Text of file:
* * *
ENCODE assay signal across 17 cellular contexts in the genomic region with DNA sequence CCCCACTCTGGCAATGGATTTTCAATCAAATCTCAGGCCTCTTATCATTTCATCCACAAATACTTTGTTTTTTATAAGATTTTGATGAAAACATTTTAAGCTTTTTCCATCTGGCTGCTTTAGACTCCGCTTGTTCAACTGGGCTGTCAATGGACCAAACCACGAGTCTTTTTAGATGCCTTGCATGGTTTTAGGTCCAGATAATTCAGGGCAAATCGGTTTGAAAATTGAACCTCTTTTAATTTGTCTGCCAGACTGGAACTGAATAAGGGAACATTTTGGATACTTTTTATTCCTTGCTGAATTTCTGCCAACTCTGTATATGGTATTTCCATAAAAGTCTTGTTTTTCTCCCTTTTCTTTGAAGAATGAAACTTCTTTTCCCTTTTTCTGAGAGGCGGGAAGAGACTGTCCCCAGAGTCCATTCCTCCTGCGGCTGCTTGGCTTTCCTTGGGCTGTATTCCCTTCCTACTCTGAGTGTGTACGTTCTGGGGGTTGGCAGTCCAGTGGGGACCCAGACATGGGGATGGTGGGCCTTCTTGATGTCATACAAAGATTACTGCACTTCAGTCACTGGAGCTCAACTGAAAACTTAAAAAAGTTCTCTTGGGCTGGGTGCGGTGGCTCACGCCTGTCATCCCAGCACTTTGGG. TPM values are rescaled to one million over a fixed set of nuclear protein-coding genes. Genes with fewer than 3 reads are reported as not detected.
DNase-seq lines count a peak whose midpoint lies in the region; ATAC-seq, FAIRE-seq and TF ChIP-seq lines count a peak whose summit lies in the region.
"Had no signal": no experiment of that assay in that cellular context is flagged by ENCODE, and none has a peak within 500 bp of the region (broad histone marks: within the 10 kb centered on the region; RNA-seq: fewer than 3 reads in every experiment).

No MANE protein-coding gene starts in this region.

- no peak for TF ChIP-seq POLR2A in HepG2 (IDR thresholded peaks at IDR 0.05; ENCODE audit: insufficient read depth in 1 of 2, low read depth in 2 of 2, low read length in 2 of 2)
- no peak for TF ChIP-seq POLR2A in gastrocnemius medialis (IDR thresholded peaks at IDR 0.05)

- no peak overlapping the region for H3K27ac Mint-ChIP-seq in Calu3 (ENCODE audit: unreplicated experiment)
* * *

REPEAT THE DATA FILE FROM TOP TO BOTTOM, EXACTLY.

ENCODE assay signal across 17 cellular contexts in the genomic region with DNA sequence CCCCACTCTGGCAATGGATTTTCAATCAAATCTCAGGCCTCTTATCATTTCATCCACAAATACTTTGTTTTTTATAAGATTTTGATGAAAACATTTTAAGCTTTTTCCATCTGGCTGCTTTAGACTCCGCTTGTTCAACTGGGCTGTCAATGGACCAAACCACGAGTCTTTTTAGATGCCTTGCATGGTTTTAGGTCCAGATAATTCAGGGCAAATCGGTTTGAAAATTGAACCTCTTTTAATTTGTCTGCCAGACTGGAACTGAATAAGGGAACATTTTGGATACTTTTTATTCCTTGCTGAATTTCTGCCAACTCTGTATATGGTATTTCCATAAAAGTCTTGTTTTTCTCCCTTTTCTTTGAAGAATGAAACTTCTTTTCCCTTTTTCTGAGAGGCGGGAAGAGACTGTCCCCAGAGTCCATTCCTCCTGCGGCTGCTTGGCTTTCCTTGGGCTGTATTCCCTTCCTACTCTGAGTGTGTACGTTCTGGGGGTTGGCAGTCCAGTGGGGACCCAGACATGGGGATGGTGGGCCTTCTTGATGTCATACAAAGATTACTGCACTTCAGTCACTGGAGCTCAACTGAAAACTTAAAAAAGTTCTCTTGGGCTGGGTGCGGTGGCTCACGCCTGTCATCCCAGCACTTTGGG. TPM values are rescaled to one million over a fixed set of nuclear protein-coding genes. Genes with fewer than 3 reads are reported as not detected.
DNase-seq lines count a peak whose midpoint lies in the region; ATAC-seq, FAIRE-seq and TF ChIP-seq lines count a peak whose summit lies in the region.
"Had no signal": no experiment of that assay in that cellular context is flagged by ENCODE, and none has a peak within 500 bp of the region (broad histone marks: within the 10 kb centered on the region; RNA-seq: fewer than 3 reads in every experiment).

No MANE protein-coding gene starts in this region.

- no peak for TF ChIP-seq POLR2A in HepG2 (IDR thresholded peaks at IDR 0.05; ENCODE audit: insufficient read depth in 1 of 2, low read depth in 2 of 2, low read length in 2 of 2)
- no peak for TF ChIP-seq POLR2A in gastrocnemius medialis (IDR thresholded peaks at IDR 0.05)

- no peak overlapping the region for H3K27ac Mint-ChIP-seq in Calu3 (ENCODE audit: unreplicated experiment)